The purpose of this surface microhardness study was to determine the remineralization efficacy and enamel fluoride uptake by using a fluoride mouthrinse in combination with a fluoride toothpaste compared to a fluoride toothpaste plus fluoride-free mouthrinse regimen using a pH cycling protocol. The study included three different treatment regimens: (1) fluoride-free toothpaste/fluoride-free mouthrinse (negative control), (2) fluoride toothpaste/fluoride-free mouthrinse (positive control), and (3) fluoride toothpaste/fluoride mouthrinse. The products used in the study were Blend-a-med classic (fluoride toothpaste), Tom’s of Maine Antiplaque and Whitening, Fluoride-Free Natural Toothpaste (fluoride-free toothpaste), LISTERINE Advanced Defence Cavity Guard (fluoride containing mouthrinse), and Tom’s of Maine Cleansing Mouthwash (fluoride-free mouthrinse) (Figure 3).

982071.fig.003
Figure 3: Change in surface microhardness (after baseline) ( specimens per group).

LISTERINE Advanced Defence Cavity Guard showed a statistically significant difference () in ΔSMH at 5, 10, and 20 days compared to the positive and negative controls.

Enamel Fluoride was analyzed using the microdrill after 20 days of pH cycling to further demonstrate the benefit of the combination of a fluoride toothpaste and fluoride mouthrinse (Figure 4).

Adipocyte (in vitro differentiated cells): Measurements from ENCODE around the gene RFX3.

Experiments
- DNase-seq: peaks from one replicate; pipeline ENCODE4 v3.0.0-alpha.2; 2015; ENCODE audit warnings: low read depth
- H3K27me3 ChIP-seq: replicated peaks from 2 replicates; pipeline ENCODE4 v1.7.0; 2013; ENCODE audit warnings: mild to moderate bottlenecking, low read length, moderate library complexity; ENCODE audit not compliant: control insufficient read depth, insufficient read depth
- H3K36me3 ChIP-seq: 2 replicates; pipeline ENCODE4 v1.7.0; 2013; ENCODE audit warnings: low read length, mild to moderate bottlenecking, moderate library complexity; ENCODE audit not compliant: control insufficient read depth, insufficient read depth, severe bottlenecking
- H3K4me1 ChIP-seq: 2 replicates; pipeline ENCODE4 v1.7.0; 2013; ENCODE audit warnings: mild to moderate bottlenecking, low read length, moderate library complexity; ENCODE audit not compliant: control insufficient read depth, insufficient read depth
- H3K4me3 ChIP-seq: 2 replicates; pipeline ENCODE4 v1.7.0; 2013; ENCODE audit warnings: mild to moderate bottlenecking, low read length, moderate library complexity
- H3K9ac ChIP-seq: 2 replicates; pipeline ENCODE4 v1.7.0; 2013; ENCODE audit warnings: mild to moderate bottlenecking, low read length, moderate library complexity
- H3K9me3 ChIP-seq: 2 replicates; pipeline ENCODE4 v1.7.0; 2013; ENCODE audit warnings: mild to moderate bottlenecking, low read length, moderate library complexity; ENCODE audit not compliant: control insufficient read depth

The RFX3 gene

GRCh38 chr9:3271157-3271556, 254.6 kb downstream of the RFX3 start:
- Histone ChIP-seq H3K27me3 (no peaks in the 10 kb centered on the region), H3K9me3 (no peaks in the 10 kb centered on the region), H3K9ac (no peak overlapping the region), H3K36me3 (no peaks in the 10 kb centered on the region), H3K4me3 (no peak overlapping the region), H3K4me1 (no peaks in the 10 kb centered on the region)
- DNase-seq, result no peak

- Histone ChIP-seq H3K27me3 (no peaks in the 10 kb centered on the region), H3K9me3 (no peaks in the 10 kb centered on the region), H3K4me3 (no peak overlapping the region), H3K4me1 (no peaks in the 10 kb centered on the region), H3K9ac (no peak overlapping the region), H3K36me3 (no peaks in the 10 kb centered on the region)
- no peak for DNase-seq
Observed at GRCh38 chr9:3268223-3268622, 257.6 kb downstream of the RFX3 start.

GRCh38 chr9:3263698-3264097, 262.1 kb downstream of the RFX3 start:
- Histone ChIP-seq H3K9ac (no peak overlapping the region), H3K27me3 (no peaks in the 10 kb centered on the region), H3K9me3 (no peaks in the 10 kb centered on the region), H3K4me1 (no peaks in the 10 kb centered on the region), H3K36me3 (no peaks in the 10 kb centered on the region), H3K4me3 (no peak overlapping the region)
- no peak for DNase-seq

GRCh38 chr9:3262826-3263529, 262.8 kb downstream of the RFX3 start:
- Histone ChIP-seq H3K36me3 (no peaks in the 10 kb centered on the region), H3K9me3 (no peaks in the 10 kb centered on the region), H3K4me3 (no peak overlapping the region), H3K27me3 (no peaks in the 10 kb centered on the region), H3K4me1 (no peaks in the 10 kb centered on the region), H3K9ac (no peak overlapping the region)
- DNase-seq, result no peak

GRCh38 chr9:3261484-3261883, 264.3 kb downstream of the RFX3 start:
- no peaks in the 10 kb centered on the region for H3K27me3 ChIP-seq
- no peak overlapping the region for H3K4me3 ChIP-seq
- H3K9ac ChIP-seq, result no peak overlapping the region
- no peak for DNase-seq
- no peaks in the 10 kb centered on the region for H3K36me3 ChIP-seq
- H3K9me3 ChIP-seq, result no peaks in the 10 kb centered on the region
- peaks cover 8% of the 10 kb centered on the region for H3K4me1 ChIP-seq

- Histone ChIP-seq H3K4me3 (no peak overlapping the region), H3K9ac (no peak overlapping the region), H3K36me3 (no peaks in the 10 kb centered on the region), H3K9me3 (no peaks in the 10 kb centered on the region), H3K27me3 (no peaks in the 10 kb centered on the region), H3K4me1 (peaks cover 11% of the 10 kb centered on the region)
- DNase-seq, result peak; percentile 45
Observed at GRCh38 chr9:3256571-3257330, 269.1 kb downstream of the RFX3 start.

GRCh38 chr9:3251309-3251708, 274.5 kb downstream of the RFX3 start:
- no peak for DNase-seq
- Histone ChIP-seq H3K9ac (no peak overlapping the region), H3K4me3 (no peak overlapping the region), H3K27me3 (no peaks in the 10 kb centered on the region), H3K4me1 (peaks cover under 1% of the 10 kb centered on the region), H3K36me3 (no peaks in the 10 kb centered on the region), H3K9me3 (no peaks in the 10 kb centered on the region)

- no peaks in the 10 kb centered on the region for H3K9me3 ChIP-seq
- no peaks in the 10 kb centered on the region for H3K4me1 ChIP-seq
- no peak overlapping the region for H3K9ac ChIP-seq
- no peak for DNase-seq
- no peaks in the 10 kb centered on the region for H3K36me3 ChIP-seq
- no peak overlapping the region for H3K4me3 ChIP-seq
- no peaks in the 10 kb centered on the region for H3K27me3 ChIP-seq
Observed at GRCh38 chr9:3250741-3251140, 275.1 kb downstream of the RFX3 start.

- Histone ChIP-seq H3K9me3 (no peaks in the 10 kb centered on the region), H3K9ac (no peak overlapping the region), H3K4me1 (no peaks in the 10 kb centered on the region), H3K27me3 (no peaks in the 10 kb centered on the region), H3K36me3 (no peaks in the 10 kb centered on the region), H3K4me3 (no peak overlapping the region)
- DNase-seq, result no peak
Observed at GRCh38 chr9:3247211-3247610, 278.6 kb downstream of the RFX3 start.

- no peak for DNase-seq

982071.fig.004
Figure 4: Mean fluoride content ( specimens) after 20 days of the pH cycling protocol.

LISTERINE Advanced Defence Cavity Guard showed a statistically significant difference () 20 days after fluoride measurement compared to the positive and negative controls. This single point of data along with the SMH results indicated that there was additional benefit of using fluoride mouthrinse in combination with fluoride toothpaste versus fluoride toothpaste alone.

3.3. Mixed Species Flow-Through Biofilm Assay for Antimicrobial Activity

The mixed species flow-through study was performed to demonstrate the antimicrobial activity of LISTERINE Advanced Defence Cavity Guard in comparison to seven commercially available mouthrinses and a negative control (filter-sterilized deionized water). The commercially available mouthrinses were SB12 Duo, Fluor Kin Anticaries, Colgate FluoriGard Fluoride Rinse Alcohol Free, Sensodyne ProNamel Daily Mouthwash, Dr. Wolff’s Biorepair, Elmex Erosionsschutz, and Flux Mot Karies.